- 12220 Shelbyville Road, Louisvil, KY, 40243
- Overall User Rating:
- (2 ratings)
- Monday-Friday, 7 a.m.-9 p.m.; Saturday, 9-9; Sunday, 11-4.
- Official Web Site:
Long before the thermometer hits 90, most of us have given up soup for the season – except for the cool comforts of gazpacho. But at ZiaLaLa Café – which calls itself a “Latin Café with a European Flair” – the Italian Wedding Soup is truly a soup for all seasons – a bowl so addictive that even when the heat index is well into triple figures I crave it enough to drive all the way from Old Louisville to Middletown no matter the blazing heat.
Venezuelan-born Xiomara Bussio (Zia, for short), the chef-owner of ZiaLaLa, says that every region of Italy has its own take on Italian Wedding Soup, and that hers comes from Rome. She sautés onions and garlic, then adds spinach, carrots, a few other veggies, some fresh herbs, and carved sections of dense, flavorful meatballs. Then, at the very end, she marries all the ingredients with a dose of cream. The result is a light, rich, yellow broth flecked with little beads of olive oil. It’s a soup that comforts the eyes, tickles the nose, and tastes good enough to trump any heat wave ($2.50/$3.50). Zia says her gazpacho is just as good, and if I can ever get my fill of that Italian Wedding Soup, I plan to find out.
The soup is pretty representative of the ZiaLaLa experience. The dining room is small, but spiffy, with a chipper Latin sound track, a comfortable mix of seating that includes soft upholstered chairs, a pub-style counter, and back room for private parties (or overflow from the front dining room), glass cases filled with exquisite pastries, racks of freshly-baked bread (with aromas guaranteed to whet your appetite as soon as you walk through the door), cheery, colorful signage that gives the place a well-polished, contemporary feel.
Customers order at the counter, but on our visits staff members (and Zia herself) have brought the finished dishes directly from the kitchen to the table. And some dishes they are. The menu includes soups, salads, sandwiches, pastas, pizza, empanadas, and arepas – the moist rounds of cornmeal stuffed with savory fillings that are popular in Venezuela and Colombia. There are a handful of Latin breakfast items (like a medialuna, the Latin version of a croissant stuffed with ham and cheese, $2.50), a few attractive options for kids (including three pasta dishes that ring the tab at $3.50 or less), and some beautiful sweets.
The pizzas – individual portions in the form of long rectangular slices on paper-thin, house made crust – are crisp and savory ($5.5-$7). Sandwiches – egg, chicken, tuna salad, and eh like, served on wheat bread with a tangy house-made mayo are fine. And if you prefer a crisp sandwich from the Panini press, there are several offerings suitable for omnivores or vegetarians (including a very fine Panini Caprese ($7) stuffed with fresh mozzarella, tomato, spinach, and a sublime basil pesto). And in a thoughtful deli touch, a flex menu ($6.49) lets diners mix and match soups, salads, and fruit cups with half portions from the sandwich, pasta, and empanada selections (which means you can pair the Italian Wedding Soup with pretty much any object of appetite).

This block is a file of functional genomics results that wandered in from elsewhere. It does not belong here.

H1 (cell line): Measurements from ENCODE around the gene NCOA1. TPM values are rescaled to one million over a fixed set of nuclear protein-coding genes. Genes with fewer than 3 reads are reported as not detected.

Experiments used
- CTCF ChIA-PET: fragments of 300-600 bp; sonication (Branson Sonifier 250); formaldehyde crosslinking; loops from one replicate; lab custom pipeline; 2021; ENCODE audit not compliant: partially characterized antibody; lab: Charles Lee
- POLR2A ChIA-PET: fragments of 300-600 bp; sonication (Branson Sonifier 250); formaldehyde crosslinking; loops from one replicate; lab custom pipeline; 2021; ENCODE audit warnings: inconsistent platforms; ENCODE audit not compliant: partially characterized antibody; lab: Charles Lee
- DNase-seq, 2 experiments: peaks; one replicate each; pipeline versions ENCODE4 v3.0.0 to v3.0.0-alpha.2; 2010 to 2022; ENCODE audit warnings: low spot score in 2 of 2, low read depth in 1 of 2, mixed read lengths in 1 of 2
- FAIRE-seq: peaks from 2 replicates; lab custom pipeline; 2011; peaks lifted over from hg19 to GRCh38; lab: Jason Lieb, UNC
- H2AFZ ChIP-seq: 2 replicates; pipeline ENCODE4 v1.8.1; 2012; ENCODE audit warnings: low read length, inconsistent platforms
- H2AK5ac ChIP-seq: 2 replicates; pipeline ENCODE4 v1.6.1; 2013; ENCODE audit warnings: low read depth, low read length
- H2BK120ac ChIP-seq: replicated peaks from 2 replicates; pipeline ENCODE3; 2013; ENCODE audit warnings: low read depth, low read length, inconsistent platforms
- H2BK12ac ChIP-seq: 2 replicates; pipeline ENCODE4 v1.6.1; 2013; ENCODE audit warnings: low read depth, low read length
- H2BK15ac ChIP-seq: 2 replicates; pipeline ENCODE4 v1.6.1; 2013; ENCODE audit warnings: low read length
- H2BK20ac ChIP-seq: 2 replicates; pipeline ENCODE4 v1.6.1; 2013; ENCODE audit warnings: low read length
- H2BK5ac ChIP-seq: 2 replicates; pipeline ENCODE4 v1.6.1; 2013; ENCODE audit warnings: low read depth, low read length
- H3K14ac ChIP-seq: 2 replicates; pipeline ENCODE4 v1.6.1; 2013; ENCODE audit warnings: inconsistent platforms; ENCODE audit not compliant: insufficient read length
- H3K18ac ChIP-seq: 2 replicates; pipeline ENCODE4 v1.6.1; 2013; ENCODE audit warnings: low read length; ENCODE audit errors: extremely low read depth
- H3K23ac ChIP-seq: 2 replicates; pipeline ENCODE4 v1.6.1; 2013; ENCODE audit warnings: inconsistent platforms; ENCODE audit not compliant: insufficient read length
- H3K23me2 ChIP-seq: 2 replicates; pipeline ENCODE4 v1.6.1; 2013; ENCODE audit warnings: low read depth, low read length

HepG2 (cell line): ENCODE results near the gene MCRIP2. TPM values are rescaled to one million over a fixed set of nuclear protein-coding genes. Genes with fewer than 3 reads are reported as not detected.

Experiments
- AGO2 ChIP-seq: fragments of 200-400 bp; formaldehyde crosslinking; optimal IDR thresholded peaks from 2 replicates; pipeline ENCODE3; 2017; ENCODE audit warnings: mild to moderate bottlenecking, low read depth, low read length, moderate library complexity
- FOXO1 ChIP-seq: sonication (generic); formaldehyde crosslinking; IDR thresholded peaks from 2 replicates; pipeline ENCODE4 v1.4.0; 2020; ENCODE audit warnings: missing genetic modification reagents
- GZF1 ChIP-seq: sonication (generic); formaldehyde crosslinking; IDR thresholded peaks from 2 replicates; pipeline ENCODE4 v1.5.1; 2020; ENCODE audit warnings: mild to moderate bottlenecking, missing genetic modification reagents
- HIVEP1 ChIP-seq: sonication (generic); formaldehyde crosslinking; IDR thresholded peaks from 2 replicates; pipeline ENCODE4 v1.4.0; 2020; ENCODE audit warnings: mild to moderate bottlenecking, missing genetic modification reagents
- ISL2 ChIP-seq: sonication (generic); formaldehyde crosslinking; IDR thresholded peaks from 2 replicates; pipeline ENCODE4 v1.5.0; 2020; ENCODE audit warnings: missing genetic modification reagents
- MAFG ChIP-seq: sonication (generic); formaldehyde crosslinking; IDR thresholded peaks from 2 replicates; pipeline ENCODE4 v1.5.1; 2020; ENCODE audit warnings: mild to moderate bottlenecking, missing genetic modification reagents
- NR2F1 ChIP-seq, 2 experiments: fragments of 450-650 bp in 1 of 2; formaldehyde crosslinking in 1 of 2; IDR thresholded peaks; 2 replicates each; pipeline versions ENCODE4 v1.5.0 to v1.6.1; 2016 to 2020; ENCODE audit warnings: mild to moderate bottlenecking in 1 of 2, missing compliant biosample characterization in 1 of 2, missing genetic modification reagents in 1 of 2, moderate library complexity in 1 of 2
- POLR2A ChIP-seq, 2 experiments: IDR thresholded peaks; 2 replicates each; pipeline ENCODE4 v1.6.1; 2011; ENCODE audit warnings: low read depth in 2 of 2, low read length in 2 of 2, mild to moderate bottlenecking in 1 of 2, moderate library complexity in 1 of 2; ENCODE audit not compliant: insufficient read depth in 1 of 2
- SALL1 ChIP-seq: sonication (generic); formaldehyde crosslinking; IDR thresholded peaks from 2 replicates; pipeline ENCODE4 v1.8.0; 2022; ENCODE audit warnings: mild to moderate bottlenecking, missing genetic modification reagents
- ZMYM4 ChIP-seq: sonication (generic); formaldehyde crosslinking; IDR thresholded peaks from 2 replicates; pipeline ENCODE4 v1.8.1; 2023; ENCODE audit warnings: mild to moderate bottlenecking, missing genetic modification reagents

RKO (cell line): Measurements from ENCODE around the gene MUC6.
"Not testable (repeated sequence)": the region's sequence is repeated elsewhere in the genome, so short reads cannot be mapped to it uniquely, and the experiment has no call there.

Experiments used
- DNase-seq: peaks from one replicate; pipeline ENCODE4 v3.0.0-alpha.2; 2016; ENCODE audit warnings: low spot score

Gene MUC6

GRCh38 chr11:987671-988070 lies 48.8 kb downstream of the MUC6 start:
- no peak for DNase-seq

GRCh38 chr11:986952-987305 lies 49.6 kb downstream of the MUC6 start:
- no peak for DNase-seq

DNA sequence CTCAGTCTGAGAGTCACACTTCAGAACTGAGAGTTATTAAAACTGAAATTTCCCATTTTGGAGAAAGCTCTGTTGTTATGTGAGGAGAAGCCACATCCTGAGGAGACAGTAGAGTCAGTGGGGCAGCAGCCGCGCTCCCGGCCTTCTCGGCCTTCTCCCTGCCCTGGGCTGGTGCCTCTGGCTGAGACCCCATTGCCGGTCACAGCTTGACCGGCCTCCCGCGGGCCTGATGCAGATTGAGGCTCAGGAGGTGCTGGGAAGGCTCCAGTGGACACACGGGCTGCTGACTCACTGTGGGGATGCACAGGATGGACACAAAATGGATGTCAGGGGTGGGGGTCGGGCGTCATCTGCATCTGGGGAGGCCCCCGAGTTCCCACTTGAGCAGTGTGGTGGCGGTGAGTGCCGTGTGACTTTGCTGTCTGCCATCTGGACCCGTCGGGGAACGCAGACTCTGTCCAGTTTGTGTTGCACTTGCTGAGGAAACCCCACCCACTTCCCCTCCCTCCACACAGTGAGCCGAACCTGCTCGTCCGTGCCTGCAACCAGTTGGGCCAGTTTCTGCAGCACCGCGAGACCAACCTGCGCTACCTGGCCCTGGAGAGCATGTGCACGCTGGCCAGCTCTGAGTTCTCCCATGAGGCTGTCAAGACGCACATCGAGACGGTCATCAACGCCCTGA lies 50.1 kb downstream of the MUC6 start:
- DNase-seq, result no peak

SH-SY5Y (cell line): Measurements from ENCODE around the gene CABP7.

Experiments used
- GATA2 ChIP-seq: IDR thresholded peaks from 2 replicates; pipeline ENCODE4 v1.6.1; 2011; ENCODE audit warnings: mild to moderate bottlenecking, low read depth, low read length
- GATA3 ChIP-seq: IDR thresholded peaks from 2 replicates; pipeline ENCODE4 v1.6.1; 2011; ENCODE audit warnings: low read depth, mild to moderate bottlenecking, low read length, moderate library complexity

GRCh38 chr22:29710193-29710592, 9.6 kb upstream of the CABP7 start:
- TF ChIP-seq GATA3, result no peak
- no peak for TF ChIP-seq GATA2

You could pair it with any one of several empanadas, fried crisp and finished to fine shiny glaze (Chilean-style with ground beef, raisins, chunks of hard-boiled egg and ripe olives; Venezuelan-style with shredded meat, onions red peppers, and cilantro; or Bolivian-style with chicken, potato, green peas, egg, and green olives, or more, all $3 each.).
If you prefer the lush texture of an arepa, the kitchen will fill them with a cool, refreshing chicken salad (house-made mayonnaise, green peas, carrots, and slices of avocado), chunks of pork, or pulled beef and yellow cheese (each $3). For a lovely light meal at an extraordinary price, you might select the Pollo a la Brasa ($7), a thick, perfectly moist chicken breast that’s been marinated in garlic, roasted, and slathered with a hefty dose of basil pesto; it comes with white rice, a pleasant scoop of salad, and a stack of plantain chips (for the same price, a similar dish features chunks of beef, skewered and grilled with onions, red peppers, and mushrooms).
And once you set foot in ZiaLaLa, it’s unlikely you’ll leave without grabbing a tart, pastry, or cookie of some sort – but if the dessert case happens to include a supply of flan, go for it, and bring your meal to cool, creamy finish.